Nobody knows what the maritime world will be like in 2030, which is well within the working life of a ship which is nicely run in today. Perhaps more importantly, it is well within the working life of a person who has just qualified as a ship’s officer or even started a cadetship.
There are “events”, which throw the most carefully thought-through strategies of both people and the companies they work for off course and make nonsense of their decisions. Never mind fifteen years ahead, you only have to look the same distance astern to see what a very different world it was at the beginning of the millennium.
Does that mean you should not even attempt to plan, to properly anticipate or to try and assess how your business and indeed individuals should be placed in the future? That really would mean that you really were at the mercy of these events, with no “Plan B”! Which is why we should welcome the use of scenarios and the identification of early warnings that might divulge the first signs of a meaningful trend.
Lloyd’s Register, in combination with QinetiQ and the University of Southampton has published its Global Marine Technology Trends for 2030 and these offer a number of interesting insights into how the industry will develop. It is valuable because it is not just looking at the world of future ships, but considering how so much non-marine technology might be imported into the maritime domain.
It does not pretend to provide hard and fast strategies – rather it offers valuable evidence-based suggestions of what technology development might bring in the medium term. If one is considering investment or career plans, these are “indicators” that could help to devise a tentative road map. It is called “horizon scanning” and is a methodology which might help to reduce the three spectres of uncertainty, ambiguity and complexity, somewhat, at least!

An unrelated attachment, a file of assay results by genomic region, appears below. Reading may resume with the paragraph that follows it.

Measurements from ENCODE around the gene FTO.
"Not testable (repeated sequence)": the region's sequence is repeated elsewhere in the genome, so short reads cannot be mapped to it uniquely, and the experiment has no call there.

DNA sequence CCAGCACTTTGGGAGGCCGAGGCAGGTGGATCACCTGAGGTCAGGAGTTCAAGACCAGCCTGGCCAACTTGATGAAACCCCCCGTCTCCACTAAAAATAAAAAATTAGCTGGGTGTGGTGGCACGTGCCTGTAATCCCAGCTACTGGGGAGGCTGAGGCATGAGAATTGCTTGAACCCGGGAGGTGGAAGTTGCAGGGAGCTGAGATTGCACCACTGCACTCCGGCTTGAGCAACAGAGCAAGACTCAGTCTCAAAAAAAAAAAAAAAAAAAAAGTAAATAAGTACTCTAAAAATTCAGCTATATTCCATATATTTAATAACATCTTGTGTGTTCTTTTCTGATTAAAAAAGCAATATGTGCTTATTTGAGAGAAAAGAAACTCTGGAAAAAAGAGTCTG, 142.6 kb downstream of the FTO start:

So within fifteen years, we may indeed see what they describe as “TechnoMax” ships emerging from shipyards, packed with new materials, sophisticated systems, chattering away to their owners’ offices with floods of Big Data and able to deliver more precision and efficiency. But maybe these clever products themselves do not represent the most important lesson to come out of these studies. Rather it is the encouragement to be open minded to new ideas, to remain interested in technology right across the board, but above all, to be flexible.
Can you build in a greater degree of retrofit-ability into new ships, so that they can accommodate future innovation and do not swiftly become technically redundant? Can you avoid putting all your eggs into one basket, so that a blip in one trade does not wipe out the whole business? And in that technology depends upon having the right people available to work it, can the necessary skills be assembled, so that advantage be taken of the technological changes that otherwise may prove elusive? So horizon scanning surely has a human component, which will see the best prepared operators skilled in talent spotting and the development of the careers of capable people. The marine industry, it is said, is not good at anticipating the demands for talent, preferring to poach. That surely needs to change.
There really is no such thing as being “future-proof”, but it is probably better to have a more flexible approach, albeit with a cash cushion in the bank (as illustrated by the practices of all the best Greek ship owners), in case events conspire against you. Transformative technology will require such strategies!